While Ferguson was on the witness stand, the jury was excused from the courtroom when Rieman asked Ferguson whether the interview was “in regards to killing her baby?”

Ferguson responded that both “she (the alleged victim) and Mr. Fritz punched her belly” when she was pregnant, and he went on to describe how the two allegedly attempted to induce an abortion.

“After the baby came out they (acting together) buried it,” Ferguson said.

No charges have been filed in relationship to buried human remains. Fritz’s bond conditions, initially set by the court, prohibited him from entering Gagetown or Elmwood Township to “remove human remains.”

Rieman told the jury Friday that Fritz was very cooperative during the 2009 interview with police and that Fritz agreed with the dates and the years he was given by the detective in the case, even though the years were wrong because Fritz was concerned about a much more significant matter —the police investigating the whereabouts of the baby.

The jury, during the trial, was able to hear about the alleged pregnancy of the alleged victim, how her appearance allegedly changed throughout the school year and the kind of clothing she wore to conceal the pregnancy, but they continued to be excluded from hearing anything related to the investigation into the baby and its fate.

Reene told the jury on Friday that Fritz’s version of the events were different when he took the witness stand on Thursday compared to when he gave statements to police in June 2009.

“He minimized his relationship and the number of times he had sex with (the alleged victim),” said Reene who went on to tell the jury that Fritz thought he could “lie his way out of the conduct he was in (during) 2005 and 2006.”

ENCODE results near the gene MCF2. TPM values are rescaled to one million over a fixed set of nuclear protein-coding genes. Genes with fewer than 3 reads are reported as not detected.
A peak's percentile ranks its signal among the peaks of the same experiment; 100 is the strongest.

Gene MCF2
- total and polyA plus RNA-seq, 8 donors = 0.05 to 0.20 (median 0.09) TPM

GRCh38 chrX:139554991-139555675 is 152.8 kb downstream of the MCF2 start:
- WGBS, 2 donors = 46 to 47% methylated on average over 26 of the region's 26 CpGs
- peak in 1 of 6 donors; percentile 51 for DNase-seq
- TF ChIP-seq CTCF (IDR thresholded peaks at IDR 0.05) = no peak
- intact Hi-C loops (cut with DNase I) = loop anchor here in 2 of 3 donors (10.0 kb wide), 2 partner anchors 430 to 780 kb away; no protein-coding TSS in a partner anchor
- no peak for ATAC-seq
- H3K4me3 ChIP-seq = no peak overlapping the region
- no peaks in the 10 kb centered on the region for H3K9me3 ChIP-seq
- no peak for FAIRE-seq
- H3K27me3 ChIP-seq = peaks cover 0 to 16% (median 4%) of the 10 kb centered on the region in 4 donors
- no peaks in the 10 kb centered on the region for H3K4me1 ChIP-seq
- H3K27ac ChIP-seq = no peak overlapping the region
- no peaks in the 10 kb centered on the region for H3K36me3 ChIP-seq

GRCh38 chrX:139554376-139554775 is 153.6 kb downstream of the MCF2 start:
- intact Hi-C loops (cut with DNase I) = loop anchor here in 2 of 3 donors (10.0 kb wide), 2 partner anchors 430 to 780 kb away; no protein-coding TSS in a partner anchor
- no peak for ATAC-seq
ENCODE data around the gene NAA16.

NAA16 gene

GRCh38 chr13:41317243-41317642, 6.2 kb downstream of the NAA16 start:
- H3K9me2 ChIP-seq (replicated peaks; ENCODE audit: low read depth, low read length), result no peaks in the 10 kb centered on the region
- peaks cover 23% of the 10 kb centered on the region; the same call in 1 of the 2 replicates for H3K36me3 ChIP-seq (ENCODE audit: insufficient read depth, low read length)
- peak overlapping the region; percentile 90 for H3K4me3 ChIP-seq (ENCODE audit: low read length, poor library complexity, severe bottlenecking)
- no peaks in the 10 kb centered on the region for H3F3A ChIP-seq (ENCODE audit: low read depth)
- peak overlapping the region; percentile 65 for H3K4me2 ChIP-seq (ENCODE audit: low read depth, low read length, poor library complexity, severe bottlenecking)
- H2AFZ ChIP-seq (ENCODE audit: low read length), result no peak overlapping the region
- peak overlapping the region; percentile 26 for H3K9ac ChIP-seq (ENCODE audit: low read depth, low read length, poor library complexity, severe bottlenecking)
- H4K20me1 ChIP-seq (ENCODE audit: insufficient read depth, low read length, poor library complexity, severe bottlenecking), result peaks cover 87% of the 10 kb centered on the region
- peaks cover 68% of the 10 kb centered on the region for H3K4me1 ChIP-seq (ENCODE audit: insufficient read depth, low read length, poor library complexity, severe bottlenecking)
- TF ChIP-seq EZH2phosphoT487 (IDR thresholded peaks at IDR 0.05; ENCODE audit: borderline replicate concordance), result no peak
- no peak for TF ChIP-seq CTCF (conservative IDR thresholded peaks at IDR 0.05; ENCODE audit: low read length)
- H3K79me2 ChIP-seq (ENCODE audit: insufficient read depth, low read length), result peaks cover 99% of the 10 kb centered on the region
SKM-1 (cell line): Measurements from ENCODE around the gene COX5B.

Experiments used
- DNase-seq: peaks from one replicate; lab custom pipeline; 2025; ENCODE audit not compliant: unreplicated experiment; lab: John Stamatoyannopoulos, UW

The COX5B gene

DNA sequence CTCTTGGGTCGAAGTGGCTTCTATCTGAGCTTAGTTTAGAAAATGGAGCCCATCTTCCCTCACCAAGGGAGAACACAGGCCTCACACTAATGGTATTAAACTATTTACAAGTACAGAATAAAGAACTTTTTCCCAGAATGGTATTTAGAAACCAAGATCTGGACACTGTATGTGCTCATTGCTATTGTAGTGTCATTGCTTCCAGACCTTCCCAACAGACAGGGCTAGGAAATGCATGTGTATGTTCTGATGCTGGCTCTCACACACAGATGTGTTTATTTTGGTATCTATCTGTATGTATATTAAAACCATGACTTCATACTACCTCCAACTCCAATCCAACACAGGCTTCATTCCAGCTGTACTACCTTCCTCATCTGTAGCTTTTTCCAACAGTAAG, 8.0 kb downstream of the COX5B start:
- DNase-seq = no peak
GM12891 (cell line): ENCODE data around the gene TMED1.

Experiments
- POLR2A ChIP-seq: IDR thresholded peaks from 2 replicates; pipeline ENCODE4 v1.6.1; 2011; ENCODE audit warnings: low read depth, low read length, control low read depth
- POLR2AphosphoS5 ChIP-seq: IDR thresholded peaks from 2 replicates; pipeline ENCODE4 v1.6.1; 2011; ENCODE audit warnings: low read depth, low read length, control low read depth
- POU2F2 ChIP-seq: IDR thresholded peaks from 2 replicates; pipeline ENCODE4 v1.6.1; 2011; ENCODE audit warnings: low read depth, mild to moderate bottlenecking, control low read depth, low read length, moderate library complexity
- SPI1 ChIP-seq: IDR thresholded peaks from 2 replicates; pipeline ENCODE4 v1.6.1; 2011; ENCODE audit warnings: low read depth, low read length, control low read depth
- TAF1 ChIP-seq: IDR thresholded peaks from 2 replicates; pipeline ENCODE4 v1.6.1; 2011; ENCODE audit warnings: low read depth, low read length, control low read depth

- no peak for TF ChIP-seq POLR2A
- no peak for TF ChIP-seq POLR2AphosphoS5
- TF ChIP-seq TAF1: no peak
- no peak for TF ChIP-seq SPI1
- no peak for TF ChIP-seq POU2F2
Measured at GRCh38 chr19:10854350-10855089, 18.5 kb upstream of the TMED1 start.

Prosecutors allege the victim in the case was 14 and 15 years old when the sexual relationship took place. Fritz took the witness stand on Thursday, telling the jury that she had just turned 16-years-old when the sexual relationship between the two began after the Thanksgiving holiday in 2006. The girl’s age when the sexual relationship began is significant because 16 is the legal age of consent in Michigan.

“These are heavy matters. They (the prosecution) are trying to convict Mr. Fritz of being a sexual felon,” said Rieman, who has stated he believes Reene has made a deal with the alleged victim in the case to testify and “build a case” against Fritz. The alleged victim’s testimony cannot be used against her in the future; however, she was not granted immunity as it relates to the investigation into allegations of a baby.

Rieman, throughout the trial, denied there was any proof of a baby and presented a ticket stub from a Michigan State University basketball game in February 2007, telling the jury that is when Fritz and the alleged victim had a “scare” thinking that she maybe pregnant. Rieman said the date of the game was significant because the prosecution has claimed that the dating/sexual relationship between Fritz and the alleged victim had ended in the summer of 2006.

“They haven’t proven their case. … They haven’t proven she was ever pregnant—they’ve floated it out there,” said Rieman, who asked the jury why there isn’t medical evidence to prove a pregnancy.

Reene was given one more chance to address the jury before they deliberated, telling them the case boils down to he said/she said, “either all the prosecution’s witnesses lied or the defense (witness Cory Fritz) lied.”

Fritz is facing 20 counts of criminal sexual conduct. If convicted, he faces a possible maximum sentence of up to 15 years in prison.